Roderick Kiracofe Vintage Quilts // Favorite Things

One of the historic quilts. #vintagemodern #quiltcon

It is no secret that I love vintage quilts–they speak to me. I’m sure if I had a bigger house I would have a collection. I loved that a handful of vintage quilts (from the collection of author and collector Roderick Kiracofe) hung in the quilt show at QuiltCon.  Modern quilters can learn a lot about technique, color, improv, using what you have, accent quilting, etc. from these quilts.

Vintage Quilts from the collection of Roderick Kiracofe.
While at QuiltCon I listened to a lecture by Meg Cox of the Quilt Alliance. She talked about documenting quilts, and made a call for modern quilters to add their voices to Quilters’ Save our Stories (an oral history project) as well as the 3 minute video project Go Tell it At the Quilt Show. Perhaps you want to get involved?
QuiltCon
If you are interested in learning more about vintage quilts, or find inspiration from vintage quilts, you should also check out The Quilt Index, an online database with quilts from all over the world. Ms. Cox reminded the audience that these aren’t magazine worthy shots, but instead are part of a grassroots documentation project 😉  Every once in a while I browse through the Quilt Index, and I recently found this one that I think is pretty awesome.
Dawley, Ula, Flying Geese, 1901-1928, From Connecticut Quilt Search Project, Published in the Quilt Index, http://www.quiltindex.org/fulldisplay.php?kid=47-7B-9AD. Accessed: 02/26/2013
Happy searching.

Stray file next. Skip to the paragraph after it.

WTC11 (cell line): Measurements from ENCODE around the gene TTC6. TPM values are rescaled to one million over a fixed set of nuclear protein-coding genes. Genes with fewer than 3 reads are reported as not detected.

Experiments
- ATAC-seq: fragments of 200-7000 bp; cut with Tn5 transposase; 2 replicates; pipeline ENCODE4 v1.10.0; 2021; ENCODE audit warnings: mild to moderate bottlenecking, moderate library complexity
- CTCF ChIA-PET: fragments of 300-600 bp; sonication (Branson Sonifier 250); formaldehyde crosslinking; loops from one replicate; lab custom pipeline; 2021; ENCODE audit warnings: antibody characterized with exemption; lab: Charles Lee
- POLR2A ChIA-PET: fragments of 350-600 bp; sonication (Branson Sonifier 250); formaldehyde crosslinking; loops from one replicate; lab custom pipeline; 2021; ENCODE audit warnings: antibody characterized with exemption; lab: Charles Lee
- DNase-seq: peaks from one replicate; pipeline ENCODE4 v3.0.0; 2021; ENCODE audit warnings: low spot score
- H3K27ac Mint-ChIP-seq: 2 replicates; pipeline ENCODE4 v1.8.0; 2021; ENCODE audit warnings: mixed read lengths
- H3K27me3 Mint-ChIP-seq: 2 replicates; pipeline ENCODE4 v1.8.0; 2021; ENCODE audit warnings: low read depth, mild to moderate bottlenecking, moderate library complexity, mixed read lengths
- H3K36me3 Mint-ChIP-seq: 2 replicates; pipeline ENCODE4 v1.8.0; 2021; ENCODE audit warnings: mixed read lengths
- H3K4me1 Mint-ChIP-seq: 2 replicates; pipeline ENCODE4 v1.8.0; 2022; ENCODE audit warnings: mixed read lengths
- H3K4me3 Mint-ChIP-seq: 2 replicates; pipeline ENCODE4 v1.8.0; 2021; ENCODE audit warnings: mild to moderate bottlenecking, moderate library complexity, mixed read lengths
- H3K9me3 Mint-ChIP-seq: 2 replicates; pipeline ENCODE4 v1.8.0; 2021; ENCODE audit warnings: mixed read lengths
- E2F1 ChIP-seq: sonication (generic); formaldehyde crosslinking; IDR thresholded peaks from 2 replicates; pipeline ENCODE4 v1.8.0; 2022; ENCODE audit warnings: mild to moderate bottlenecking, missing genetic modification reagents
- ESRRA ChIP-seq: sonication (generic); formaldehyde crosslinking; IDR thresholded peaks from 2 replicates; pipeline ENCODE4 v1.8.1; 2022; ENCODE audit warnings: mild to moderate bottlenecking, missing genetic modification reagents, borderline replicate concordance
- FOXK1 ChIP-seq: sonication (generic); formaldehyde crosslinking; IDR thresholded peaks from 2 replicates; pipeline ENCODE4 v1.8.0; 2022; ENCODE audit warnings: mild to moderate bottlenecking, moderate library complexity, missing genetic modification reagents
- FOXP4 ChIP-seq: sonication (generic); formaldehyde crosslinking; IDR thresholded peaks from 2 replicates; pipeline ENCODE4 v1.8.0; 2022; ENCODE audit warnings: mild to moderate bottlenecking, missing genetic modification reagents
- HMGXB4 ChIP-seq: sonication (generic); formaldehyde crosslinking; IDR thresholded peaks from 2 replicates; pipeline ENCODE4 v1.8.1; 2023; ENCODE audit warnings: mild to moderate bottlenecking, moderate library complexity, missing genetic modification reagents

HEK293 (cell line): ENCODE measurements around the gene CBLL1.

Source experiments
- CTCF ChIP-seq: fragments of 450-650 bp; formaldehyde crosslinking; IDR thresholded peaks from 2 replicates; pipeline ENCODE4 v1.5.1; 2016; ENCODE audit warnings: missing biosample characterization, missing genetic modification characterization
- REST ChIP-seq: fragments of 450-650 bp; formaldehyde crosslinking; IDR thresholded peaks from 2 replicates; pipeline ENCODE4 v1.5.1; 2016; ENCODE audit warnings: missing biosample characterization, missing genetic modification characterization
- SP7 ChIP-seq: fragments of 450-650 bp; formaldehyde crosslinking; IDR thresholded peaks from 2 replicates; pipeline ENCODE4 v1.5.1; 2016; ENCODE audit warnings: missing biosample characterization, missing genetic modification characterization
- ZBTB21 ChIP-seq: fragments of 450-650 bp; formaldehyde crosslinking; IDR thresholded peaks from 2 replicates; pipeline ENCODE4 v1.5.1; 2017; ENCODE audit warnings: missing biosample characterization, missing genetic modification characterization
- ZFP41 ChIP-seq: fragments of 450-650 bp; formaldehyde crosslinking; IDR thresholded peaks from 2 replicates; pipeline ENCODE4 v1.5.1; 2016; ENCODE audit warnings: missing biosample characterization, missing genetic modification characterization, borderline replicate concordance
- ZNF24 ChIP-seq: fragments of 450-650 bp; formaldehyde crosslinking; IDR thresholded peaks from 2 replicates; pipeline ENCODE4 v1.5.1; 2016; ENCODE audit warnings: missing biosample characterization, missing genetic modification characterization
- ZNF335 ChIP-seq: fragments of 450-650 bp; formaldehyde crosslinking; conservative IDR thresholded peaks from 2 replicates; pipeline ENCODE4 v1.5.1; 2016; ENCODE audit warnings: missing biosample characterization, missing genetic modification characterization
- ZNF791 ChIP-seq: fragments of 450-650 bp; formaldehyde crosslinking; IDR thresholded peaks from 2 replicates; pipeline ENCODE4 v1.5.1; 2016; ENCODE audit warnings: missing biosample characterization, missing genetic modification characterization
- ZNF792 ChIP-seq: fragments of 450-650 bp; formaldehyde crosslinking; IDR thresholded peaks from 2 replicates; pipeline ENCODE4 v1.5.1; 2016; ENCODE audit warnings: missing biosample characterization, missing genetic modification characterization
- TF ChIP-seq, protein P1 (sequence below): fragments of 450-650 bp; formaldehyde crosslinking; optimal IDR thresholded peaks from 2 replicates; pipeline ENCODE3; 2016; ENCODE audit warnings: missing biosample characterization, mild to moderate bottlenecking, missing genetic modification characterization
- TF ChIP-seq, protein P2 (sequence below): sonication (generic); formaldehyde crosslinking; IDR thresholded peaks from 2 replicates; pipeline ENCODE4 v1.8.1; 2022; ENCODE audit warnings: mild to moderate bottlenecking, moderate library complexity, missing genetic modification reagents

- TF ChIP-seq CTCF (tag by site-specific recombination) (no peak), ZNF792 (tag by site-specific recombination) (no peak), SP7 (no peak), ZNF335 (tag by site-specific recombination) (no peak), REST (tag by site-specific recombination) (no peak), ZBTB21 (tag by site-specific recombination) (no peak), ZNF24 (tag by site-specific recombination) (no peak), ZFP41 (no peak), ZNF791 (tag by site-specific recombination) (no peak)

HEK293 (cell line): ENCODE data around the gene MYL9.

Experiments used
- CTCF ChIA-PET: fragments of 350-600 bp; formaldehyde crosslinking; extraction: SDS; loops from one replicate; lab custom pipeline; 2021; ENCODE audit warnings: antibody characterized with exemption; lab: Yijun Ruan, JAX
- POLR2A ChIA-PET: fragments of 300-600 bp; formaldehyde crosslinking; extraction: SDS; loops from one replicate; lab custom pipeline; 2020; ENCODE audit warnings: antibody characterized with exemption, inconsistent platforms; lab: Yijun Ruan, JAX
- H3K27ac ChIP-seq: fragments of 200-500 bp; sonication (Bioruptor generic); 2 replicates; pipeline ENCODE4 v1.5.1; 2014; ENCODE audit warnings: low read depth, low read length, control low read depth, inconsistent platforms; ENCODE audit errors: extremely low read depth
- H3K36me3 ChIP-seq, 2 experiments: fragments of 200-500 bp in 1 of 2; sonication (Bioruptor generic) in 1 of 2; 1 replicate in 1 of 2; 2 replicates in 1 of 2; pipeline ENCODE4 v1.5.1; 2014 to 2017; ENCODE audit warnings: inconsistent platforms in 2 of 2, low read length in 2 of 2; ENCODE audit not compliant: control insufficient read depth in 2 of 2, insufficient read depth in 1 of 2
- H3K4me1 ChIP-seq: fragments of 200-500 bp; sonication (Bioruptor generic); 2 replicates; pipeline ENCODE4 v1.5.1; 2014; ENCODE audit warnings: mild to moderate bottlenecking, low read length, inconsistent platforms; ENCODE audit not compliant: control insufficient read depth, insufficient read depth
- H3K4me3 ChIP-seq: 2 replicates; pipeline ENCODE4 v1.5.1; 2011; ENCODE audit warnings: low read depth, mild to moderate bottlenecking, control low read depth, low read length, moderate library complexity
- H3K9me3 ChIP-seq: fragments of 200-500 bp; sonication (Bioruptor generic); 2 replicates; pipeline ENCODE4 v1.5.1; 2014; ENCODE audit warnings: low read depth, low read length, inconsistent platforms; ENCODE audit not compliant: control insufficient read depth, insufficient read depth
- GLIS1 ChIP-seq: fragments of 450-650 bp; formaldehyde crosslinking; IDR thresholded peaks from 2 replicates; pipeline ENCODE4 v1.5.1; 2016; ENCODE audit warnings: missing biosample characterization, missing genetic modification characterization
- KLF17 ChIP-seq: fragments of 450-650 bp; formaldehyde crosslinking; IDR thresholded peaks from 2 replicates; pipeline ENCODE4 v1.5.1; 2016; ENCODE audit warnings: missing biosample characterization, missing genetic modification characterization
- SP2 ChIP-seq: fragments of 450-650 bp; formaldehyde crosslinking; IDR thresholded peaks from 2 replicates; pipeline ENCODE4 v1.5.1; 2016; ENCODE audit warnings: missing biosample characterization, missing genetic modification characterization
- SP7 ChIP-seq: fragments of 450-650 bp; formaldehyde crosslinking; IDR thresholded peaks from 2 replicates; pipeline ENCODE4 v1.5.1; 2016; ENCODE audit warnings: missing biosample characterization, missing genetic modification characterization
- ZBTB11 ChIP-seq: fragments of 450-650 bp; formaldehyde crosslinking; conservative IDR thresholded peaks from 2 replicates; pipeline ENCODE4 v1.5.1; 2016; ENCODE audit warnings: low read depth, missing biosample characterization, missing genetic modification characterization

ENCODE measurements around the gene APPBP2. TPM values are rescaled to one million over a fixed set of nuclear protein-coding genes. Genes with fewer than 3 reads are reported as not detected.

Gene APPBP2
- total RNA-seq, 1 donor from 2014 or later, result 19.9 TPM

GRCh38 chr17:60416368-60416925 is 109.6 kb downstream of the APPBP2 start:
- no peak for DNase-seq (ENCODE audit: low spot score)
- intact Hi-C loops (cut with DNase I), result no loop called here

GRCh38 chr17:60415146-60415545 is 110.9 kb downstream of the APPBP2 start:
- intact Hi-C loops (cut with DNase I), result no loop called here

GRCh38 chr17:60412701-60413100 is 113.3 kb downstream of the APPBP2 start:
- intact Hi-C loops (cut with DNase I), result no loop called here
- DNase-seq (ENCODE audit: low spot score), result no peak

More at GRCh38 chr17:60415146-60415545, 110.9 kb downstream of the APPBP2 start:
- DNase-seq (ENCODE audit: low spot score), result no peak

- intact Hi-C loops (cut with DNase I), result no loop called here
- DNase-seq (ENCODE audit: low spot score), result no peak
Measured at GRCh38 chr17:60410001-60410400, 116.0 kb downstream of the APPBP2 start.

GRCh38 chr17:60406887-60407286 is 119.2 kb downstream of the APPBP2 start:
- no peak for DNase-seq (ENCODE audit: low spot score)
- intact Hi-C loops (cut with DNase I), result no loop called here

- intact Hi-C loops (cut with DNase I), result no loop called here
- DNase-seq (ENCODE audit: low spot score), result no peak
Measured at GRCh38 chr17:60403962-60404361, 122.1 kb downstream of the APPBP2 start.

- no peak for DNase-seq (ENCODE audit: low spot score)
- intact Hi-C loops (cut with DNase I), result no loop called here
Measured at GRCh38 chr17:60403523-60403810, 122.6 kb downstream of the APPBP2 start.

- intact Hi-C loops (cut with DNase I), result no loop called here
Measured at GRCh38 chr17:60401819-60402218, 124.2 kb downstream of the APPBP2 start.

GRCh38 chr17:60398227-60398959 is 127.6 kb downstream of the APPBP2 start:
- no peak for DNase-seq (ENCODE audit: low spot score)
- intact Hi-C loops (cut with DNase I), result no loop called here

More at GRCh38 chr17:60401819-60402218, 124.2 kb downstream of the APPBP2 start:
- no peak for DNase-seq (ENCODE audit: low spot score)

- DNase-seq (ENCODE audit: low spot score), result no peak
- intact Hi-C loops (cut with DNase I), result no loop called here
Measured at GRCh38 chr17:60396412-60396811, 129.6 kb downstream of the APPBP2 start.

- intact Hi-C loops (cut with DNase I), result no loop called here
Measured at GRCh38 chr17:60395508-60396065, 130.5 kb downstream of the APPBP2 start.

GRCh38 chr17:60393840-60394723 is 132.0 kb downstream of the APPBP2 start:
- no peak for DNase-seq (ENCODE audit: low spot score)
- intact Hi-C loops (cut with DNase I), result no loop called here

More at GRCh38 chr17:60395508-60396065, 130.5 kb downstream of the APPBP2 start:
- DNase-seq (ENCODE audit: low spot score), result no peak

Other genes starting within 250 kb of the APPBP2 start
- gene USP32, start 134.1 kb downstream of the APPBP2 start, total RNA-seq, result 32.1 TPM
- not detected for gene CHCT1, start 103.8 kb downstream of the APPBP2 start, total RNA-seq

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6 Comments

  1. Mary
    Posted March 1, 2013 at 1:06 pm | Permalink

    I am a vintage quilt junkie, too. People just used leftovers from clothes or upccyled fabric and instead of relying on pretty fabric to carry you, you needed a cool pattern which is my favorite part of quilting. I love the weird fabric combos. I dunno, seems to me this is a more pure form of quilting than we do since it stretches people to use what they have and problem solve. I would like to move toward making stuff like this and stretch out of my matchy comfort zone!

  2. Posted March 1, 2013 at 6:17 pm | Permalink

    Gorgeous quilts! My neighbour has 2 quilts made by her mother and grandmother in Scotland in the early 1920’s. they are beautiful. Her grandad works at the Singer factory in Scotland, and she gave me her mother machine!

  3. Maggie
    Posted March 1, 2013 at 1:17 pm | Permalink

    I recently bought some vintage blocks and I really want to use them. Have you heard any opinions on this? Is this taboo among vintage quilt lovers? All of the sources I have read online seem to say I should find vintage or repro fabric for the rest of the front while using modern fabric for support on the back. I am inclined to use modern fabric (or fabric from my stash, some of which would be vintage because I have had it so long). I won’t pretend the quilt is vintage, I just feel sad that these poor blocks never got to meet their potential.

  4. Posted March 1, 2013 at 7:29 pm | Permalink

    I have a couple of vintage quilts that have been given to me over the years. I would love to date them. Any ideas on how one would go about doing that? The ladies at my local quilt shop can’t help me, I already asked.

  5. Posted March 2, 2013 at 2:47 am | Permalink

    I am going to check out the sites you mentioned and I have pinned that top quilt. I would love to try and make it.

  6. Posted March 4, 2013 at 1:39 am | Permalink

    I love vintage quilts too. So much inspiration!

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